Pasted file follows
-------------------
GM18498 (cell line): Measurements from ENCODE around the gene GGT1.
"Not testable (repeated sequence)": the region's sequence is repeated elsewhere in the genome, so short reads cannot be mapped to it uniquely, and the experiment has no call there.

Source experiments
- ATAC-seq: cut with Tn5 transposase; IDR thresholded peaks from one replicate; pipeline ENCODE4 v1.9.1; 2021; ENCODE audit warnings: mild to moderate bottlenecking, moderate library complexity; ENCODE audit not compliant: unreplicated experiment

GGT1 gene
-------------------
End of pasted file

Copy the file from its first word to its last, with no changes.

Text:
GM18498 (cell line): Measurements from ENCODE around the gene GGT1.
"Not testable (repeated sequence)": the region's sequence is repeated elsewhere in the genome, so short reads cannot be mapped to it uniquely, and the experiment has no call there.

Source experiments
- ATAC-seq: cut with Tn5 transposase; IDR thresholded peaks from one replicate; pipeline ENCODE4 v1.9.1; 2021; ENCODE audit warnings: mild to moderate bottlenecking, moderate library complexity; ENCODE audit not compliant: unreplicated experiment

GGT1 gene